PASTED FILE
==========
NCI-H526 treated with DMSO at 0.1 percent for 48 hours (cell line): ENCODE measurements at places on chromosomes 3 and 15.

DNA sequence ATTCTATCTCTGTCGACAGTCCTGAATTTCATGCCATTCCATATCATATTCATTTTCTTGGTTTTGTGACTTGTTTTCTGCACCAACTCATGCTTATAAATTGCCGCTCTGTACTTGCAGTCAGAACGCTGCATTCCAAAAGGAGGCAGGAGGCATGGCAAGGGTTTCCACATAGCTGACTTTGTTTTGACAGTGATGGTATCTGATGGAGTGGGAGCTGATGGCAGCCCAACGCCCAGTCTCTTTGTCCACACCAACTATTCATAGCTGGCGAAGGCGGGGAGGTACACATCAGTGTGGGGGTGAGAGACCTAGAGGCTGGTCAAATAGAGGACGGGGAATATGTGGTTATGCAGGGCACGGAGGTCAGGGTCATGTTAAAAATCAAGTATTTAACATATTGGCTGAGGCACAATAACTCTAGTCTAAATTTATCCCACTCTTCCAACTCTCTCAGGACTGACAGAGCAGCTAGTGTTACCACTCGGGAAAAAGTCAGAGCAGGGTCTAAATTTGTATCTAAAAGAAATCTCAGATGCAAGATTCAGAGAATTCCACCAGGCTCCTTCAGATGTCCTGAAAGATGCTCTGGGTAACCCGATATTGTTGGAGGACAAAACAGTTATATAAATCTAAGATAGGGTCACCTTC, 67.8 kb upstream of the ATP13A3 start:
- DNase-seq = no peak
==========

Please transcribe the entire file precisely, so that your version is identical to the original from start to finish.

NCI-H526 treated with DMSO at 0.1 percent for 48 hours (cell line): ENCODE measurements at places on chromosomes 3 and 15.

DNA sequence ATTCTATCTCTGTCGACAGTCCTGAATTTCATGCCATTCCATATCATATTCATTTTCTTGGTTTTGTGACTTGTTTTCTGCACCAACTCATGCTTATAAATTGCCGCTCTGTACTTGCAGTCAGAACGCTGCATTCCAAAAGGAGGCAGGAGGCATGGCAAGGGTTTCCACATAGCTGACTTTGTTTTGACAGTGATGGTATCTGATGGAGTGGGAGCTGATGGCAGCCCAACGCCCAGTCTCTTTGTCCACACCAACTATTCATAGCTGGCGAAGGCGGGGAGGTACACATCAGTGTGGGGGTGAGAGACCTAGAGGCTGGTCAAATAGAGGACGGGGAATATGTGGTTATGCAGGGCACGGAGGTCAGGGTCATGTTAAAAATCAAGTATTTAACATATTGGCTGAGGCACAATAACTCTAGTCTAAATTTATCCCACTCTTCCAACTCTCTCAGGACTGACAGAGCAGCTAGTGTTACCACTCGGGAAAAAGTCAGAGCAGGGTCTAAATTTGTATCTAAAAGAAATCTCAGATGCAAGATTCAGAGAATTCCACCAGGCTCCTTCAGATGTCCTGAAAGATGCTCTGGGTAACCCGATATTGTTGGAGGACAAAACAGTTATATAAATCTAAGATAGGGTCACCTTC, 67.8 kb upstream of the ATP13A3 start:
- DNase-seq = no peak